“Or maybe, just maybe, they’re right, and you’re sometimes quite good at what you do.”
Even someone as accomplished as Meryl Streep admits she has “varying degrees of confidence and self-loathing….
“You can have a perfectly horrible day where you doubt your talent. It could be about not feeling able to achieve a certain scene or about an emotion you feel you weren’t able to get to…
“Or that you’re boring and they’re going to find out that you don’t know what you’re doing… any one of those things.”
From my article Gifted and Talented but Insecure.
“Acting is telling a story, and you’re part of telling that story.
“In some ways therapy helps more than acting class.
“You realize why you operate in certain ways.”
Heather Graham – in post Actors and therapy.
What can you do about low or unhealthy self-esteem or confidence?
Developing yourself as a person as well as an actor or other artist, taking classes on subjects outside of your main creative pursuit, volunteering to help children and teens develop their creative abilities, etc.
And working with a counselor can be very helpful.
Psychotherapist Mihaela Ivan Holtz works with creative people in TV/Film, performing and fine arts.
She also writes about the emotional and creative pleasures of their inner life – and its challenges – on her site Creative Minds Psychotherapy.
Here is an excerpt from an article on her site:
You live your life dreaming to be a performer. Your eyes sparkle at the thought of performing, because that is the essence of who you are.
You dream of those moments when you become one with your performance, flowing smoothly and connecting with your audience.
That’s what performers do… And, you know you are a performer!
Nevertheless, the performer that you are, gets lost in those moments you have an opportunity to show who you are.
An audition lost, a show lost… another opportunity lost. With each missed opportunity, feeling confused about who you are.
You are now wondering: “Am I really a performer?” Can I do this?
Self-doubt is creeping in your mind. A part of you knows you are a performer.
A part of you doubts who you are.
And, in a challenging world of so many talented performers you are now afraid if you will be able to survive.
This is the story of many talented performers.
Deep in their soul knowing how talented they are, but somehow something is not working. Because, in critical moments of having to show up, performance anxiety suddenly kicks in.
Performers describe this feeling in different ways, each having their own words to capture their internal experience: “I just couldn’t be myself anymore,” “All the sudden, I lost my touch,” “It’s like I switched to the other side of me, where I can’t perform,” “I froze!”…
Just, to name a few.
Now, how do you face this challenge?
Read more in her article:
Here is an article on another form of unhealthy self-esteem that affects many talented people:
Overcome Impostor Syndrome Feelings
Many talented and creative people experience impostor or fraud feelings and beliefs about themselves, despite their accomplishments.
How can we change those feelings to be more confident and creative? This article has multiple quotes, books, links to other articles, and programs.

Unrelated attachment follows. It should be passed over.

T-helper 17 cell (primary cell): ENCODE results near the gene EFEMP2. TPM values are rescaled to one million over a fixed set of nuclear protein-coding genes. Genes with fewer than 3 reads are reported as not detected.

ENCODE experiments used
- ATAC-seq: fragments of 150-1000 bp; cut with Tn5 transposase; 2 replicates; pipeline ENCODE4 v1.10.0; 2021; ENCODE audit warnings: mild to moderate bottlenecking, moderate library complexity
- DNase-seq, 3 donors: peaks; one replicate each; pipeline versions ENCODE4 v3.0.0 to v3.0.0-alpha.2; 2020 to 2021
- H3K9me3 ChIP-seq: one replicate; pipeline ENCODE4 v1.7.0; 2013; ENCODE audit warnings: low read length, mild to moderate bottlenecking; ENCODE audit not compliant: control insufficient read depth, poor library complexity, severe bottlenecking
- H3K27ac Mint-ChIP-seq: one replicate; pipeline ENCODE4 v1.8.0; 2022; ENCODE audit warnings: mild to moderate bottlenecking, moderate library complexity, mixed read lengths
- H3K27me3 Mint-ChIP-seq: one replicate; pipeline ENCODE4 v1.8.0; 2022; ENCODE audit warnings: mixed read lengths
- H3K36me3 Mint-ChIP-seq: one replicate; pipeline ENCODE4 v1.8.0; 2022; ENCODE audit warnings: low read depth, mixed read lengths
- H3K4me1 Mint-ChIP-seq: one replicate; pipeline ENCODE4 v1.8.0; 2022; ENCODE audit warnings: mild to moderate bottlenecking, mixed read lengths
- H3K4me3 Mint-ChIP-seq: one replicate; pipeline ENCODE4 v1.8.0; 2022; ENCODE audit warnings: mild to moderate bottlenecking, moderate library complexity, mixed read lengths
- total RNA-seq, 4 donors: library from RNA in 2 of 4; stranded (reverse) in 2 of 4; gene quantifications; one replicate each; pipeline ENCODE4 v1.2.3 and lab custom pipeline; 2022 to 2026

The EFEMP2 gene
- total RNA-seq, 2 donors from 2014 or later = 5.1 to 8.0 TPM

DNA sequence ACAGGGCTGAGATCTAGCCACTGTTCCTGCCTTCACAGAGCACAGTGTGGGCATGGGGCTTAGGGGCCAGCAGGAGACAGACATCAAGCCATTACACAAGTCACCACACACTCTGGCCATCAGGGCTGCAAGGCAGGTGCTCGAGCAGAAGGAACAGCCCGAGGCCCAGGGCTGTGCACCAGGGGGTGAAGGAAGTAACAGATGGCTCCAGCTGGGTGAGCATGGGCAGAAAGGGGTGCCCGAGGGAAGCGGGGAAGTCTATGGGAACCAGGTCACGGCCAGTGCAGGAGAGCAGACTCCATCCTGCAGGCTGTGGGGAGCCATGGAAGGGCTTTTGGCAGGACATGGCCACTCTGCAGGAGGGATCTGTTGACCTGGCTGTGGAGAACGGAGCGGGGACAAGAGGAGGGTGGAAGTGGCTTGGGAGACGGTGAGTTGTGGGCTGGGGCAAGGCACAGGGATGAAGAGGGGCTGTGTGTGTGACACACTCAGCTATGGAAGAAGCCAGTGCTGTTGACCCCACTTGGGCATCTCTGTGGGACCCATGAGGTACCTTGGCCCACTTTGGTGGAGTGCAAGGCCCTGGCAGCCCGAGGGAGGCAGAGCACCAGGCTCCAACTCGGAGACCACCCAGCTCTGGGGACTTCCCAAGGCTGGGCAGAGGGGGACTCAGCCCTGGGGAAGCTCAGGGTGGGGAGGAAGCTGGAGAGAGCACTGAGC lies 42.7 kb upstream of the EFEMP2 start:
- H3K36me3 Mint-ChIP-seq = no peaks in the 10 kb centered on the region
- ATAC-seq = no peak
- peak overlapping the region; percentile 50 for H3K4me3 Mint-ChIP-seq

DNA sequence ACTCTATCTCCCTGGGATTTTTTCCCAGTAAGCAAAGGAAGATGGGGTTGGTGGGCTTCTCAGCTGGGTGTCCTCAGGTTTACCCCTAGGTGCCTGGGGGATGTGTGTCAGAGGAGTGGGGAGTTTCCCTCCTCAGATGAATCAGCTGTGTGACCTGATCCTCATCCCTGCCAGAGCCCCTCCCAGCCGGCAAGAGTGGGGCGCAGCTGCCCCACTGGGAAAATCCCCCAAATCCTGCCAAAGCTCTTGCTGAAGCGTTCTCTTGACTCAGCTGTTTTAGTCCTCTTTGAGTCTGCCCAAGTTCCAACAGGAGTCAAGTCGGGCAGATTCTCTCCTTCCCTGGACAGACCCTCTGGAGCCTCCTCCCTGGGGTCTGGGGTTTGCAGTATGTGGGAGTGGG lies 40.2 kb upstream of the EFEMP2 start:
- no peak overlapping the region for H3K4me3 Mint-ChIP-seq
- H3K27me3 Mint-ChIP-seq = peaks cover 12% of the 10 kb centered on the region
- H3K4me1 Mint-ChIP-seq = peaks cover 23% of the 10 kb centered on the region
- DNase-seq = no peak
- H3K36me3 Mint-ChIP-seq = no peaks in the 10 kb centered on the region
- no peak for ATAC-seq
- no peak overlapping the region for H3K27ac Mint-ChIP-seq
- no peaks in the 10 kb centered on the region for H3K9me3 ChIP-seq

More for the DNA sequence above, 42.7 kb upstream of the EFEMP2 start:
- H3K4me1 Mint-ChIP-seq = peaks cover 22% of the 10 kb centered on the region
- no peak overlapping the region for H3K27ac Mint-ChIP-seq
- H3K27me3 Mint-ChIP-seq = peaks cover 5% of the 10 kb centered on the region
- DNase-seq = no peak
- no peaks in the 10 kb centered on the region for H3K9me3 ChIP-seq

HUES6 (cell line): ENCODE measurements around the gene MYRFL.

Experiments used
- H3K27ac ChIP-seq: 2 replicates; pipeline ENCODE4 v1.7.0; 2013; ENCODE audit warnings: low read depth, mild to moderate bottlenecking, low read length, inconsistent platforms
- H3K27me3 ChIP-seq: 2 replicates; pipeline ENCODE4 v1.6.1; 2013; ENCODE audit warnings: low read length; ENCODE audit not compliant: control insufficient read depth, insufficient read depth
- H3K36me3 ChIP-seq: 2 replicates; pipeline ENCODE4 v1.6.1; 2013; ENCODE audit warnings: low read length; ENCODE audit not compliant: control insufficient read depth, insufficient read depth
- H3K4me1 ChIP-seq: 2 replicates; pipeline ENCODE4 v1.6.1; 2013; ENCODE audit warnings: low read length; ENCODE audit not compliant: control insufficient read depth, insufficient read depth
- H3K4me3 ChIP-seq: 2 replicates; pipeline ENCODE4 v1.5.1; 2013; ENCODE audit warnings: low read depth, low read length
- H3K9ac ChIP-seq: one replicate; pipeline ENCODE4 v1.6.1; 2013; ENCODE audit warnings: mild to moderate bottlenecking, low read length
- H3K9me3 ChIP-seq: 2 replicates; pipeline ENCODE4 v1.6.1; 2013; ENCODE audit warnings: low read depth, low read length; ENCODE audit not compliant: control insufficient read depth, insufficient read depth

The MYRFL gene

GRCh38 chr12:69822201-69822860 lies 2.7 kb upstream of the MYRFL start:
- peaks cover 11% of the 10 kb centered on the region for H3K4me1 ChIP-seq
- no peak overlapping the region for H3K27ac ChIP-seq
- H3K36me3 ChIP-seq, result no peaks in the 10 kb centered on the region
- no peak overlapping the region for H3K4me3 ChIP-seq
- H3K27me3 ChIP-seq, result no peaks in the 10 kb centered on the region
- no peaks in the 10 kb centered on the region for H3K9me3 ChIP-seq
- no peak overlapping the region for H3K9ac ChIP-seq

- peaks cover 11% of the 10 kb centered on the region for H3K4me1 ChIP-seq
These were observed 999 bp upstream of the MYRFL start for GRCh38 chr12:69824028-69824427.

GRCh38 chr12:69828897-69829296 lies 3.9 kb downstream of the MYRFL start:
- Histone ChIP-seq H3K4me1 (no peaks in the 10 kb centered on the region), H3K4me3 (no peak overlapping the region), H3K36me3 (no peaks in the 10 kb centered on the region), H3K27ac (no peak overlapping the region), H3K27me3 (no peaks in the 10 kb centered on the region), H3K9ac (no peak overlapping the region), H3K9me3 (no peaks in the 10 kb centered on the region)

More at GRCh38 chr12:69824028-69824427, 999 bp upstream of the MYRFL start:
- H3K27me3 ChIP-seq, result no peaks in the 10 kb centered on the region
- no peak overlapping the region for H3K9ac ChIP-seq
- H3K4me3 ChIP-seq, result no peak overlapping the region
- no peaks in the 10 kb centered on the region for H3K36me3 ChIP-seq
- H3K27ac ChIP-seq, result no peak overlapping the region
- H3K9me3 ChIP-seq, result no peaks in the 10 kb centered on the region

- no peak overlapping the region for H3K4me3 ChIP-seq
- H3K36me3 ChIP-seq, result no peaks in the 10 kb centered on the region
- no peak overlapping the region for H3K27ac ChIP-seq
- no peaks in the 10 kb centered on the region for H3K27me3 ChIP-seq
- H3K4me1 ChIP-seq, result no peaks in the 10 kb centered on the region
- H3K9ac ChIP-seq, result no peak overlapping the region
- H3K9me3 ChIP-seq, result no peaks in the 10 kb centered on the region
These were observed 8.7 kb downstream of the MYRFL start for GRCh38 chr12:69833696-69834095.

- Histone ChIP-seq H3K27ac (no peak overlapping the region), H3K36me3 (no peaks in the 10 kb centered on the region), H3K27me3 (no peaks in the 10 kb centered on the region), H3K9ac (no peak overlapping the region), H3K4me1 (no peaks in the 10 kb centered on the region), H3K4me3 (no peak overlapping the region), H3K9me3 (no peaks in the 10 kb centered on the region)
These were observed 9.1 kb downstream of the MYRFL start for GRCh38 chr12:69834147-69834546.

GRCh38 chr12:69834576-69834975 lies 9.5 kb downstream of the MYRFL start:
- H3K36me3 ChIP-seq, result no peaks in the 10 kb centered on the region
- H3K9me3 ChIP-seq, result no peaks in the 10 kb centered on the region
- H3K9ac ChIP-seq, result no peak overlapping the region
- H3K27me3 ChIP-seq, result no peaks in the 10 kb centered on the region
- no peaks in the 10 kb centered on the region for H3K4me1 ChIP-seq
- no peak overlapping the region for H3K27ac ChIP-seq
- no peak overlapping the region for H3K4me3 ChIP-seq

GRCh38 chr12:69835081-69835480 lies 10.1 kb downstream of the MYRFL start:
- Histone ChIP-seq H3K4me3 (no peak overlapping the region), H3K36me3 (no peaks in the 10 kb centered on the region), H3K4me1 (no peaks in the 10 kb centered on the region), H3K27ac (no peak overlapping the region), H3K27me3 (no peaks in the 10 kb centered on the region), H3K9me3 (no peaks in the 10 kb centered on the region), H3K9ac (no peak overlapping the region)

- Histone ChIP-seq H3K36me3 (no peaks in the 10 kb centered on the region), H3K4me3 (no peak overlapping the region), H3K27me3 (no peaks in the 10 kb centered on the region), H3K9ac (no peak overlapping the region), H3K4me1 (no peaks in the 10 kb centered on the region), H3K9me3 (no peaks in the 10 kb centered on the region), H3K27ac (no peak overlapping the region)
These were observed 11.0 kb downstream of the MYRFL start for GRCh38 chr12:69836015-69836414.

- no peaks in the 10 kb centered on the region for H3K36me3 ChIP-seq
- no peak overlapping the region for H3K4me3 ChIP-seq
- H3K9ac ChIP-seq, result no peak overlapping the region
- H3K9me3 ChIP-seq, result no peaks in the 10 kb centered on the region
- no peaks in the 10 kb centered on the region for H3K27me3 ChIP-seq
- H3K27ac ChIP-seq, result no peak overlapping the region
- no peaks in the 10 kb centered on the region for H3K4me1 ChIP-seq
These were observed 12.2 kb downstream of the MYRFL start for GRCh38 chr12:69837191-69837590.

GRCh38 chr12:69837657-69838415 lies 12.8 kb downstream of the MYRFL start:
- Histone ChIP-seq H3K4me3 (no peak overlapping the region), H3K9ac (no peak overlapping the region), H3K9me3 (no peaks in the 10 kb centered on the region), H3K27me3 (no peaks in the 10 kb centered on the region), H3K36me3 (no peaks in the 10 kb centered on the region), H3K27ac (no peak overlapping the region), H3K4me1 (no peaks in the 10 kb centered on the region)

Self-Esteem Program by Caroline Myss
The program site summarizes:
What is self-esteem? A type of confidence? Or something far greater?
In fact, Myss teaches, your potential for success in life is determined by how greatly you esteem or value who you truly are.
Beginning with a look at its roots in childhood, and branching into the real world of daily experience including finances, relationships, and spirituality, Myss illustrates the incredible changes that come when we nourish this life-giving force.
Building on her revolutionary bestsellers Anatomy of the Spirit and Sacred Contracts, Myss explores:
- How your strong self-esteem threatens other people, and why you must strengthen it anyway
- How your intuition, spiritual guidance, self-healing capacity, and your self-esteem all depend on each other
- Plus special guided exercises for cultivating healthy, vibrant self-esteem, available only on this audio session, and much more
How would your life change if your self-esteem improved? Myss asks.
– an audio program by Caroline Myss.
The Self-Acceptance Summit
Caroline Myss and Elizabeth Gilbert are among many presenters.
The Summit is produced by Sounds True, and the site notes:
Best known for her New York Times bestsellers Eat, Pray, Love and Big Magic, Elizabeth Gilbert is a renowned author, traveler, and fearless spiritual adventurer.
In this very special and personal conversation to kick off The Self-Acceptance Summit, Elizabeth speaks with Sounds True founder Tami Simon about the ever-deepening journey of self-acceptance, and how we are sometimes asked to go against the norms to be truly who we are.
Learn more in article: The Self-Acceptance Summit.
The Power of Self-Compassion
Related article: The Power of Self-Compassion.
Self-Compassion author and researcher Kristin Neff says:
“We often become our own worst critic because we believe it’s necessary to keep ourselves motivated.
“But the research shows that healthy self-compassion increases our inner drive, our resilience, and our ability to excel.”